Giles Wilkeson Gray Lecture Series Welcomes University of Illinois at Chicago’s Deirdre McCloskey on Feb. 21
BATON ROUGE – Deirdre Nansen McCloskey, distinguished professor of economics, history, English and communication at the University of Illinois at Chicago, will present “How Rhetoric Made the Modern Economy, 1600 to the Present” as part of the annual Giles Wilkeson Gray Lecture Series at LSU on Thursday, Feb. 21, at 3 p.m., in room 152 of Coates Hall.
A well-known economist, historian and rhetorician, McCloskey has written 16 books and around 400 scholarly pieces on topics ranging from technical economics and statistics to transgender advocacy and the ethics of the bourgeois virtues. She is known as a “conservative” economist, Chicago-School style – she taught for 12 years there – but protests, “I’m a literary, quantitative, postmodern, free-market, progressive Episcopalian, Midwestern woman from Boston who was once a man. Not ‘conservative!’ I’m a Christian libertarian.”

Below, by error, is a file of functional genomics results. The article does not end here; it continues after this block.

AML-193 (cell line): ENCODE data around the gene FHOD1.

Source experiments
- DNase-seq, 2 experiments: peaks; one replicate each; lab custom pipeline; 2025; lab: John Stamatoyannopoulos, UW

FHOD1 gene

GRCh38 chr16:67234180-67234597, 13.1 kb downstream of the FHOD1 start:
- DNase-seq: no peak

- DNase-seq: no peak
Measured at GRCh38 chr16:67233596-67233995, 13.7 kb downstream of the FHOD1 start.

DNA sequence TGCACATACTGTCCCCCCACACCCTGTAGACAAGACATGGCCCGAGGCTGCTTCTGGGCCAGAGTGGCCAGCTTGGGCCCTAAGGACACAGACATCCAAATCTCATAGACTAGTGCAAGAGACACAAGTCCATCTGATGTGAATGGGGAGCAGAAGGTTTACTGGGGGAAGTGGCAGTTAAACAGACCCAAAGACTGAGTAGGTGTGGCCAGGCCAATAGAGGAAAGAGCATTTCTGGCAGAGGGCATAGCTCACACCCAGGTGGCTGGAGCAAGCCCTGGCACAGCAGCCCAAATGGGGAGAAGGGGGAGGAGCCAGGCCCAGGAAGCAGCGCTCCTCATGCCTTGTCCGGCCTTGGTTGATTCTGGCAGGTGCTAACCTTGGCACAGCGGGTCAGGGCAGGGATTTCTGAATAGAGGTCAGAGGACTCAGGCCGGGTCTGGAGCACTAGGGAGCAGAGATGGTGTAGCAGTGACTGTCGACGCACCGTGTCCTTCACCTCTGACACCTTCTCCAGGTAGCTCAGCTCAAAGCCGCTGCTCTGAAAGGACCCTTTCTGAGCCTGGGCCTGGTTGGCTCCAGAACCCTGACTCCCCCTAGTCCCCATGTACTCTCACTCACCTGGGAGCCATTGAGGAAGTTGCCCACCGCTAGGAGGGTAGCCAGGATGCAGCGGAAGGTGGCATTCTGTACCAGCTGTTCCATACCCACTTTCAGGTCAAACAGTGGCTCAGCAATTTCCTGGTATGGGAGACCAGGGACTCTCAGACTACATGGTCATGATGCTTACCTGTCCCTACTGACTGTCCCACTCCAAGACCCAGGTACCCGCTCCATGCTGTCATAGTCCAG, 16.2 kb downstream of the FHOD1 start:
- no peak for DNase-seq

Her latest book, “Bourgeois Dignity: Why Economics Can’t Explain the Modern World,” which argues that an ideological change rather than saving or exploitation is what made us rich, is the second in a series of four on The Bourgeois Era. The first was “The Bourgeois Virtues: Ethics for an Age of Commerce,” asking if a participant in a capitalist economy can still have an ethical life – briefly, yes. With Stephen Ziliak she wrote in 2008, “The Cult of Statistical Significance,” which criticizes the proliferation of tests of “significance” and was in 2011 the basis of a Supreme Court decision.
For more information, contact Lisa A. Landry, LSU Department of Communication Studies administrative coordinator, at 225-578-4172 or firstname.lastname@example.org.